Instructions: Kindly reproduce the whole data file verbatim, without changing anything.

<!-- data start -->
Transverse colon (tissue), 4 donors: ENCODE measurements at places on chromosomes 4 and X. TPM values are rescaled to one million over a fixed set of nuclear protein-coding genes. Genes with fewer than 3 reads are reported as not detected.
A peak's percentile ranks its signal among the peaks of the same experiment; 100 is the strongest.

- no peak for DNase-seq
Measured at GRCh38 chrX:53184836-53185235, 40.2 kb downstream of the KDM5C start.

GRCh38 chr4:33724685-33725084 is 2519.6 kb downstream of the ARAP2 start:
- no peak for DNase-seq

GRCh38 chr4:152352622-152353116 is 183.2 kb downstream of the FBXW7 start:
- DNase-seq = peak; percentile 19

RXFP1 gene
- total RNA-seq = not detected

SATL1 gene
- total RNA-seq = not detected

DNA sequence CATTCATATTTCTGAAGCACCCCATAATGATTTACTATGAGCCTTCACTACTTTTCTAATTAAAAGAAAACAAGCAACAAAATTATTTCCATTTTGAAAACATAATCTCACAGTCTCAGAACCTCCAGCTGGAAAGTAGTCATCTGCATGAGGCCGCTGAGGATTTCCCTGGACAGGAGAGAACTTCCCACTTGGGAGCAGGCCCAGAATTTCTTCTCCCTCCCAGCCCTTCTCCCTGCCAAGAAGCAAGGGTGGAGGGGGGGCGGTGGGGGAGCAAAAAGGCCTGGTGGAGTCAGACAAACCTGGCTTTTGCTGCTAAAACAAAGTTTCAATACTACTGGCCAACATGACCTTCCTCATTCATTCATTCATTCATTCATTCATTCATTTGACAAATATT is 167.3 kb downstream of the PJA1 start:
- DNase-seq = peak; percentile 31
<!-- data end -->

Transverse colon (tissue), 4 donors: ENCODE measurements at places on chromosomes 4 and X. TPM values are rescaled to one million over a fixed set of nuclear protein-coding genes. Genes with fewer than 3 reads are reported as not detected.
A peak's percentile ranks its signal among the peaks of the same experiment; 100 is the strongest.

- no peak for DNase-seq
Measured at GRCh38 chrX:53184836-53185235, 40.2 kb downstream of the KDM5C start.

GRCh38 chr4:33724685-33725084 is 2519.6 kb downstream of the ARAP2 start:
- no peak for DNase-seq

GRCh38 chr4:152352622-152353116 is 183.2 kb downstream of the FBXW7 start:
- DNase-seq = peak; percentile 19

RXFP1 gene
- total RNA-seq = not detected

SATL1 gene
- total RNA-seq = not detected

DNA sequence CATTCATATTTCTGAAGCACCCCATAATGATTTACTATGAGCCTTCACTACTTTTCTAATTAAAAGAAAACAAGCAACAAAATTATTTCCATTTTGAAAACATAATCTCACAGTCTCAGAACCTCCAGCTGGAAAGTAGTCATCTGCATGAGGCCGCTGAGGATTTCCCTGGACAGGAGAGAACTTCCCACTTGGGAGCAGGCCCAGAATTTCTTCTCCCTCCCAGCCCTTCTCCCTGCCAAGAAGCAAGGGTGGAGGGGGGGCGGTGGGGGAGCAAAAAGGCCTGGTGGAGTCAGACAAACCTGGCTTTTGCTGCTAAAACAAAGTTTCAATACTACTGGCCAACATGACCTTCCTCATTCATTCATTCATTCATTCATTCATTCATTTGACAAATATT is 167.3 kb downstream of the PJA1 start:
- DNase-seq = peak; percentile 31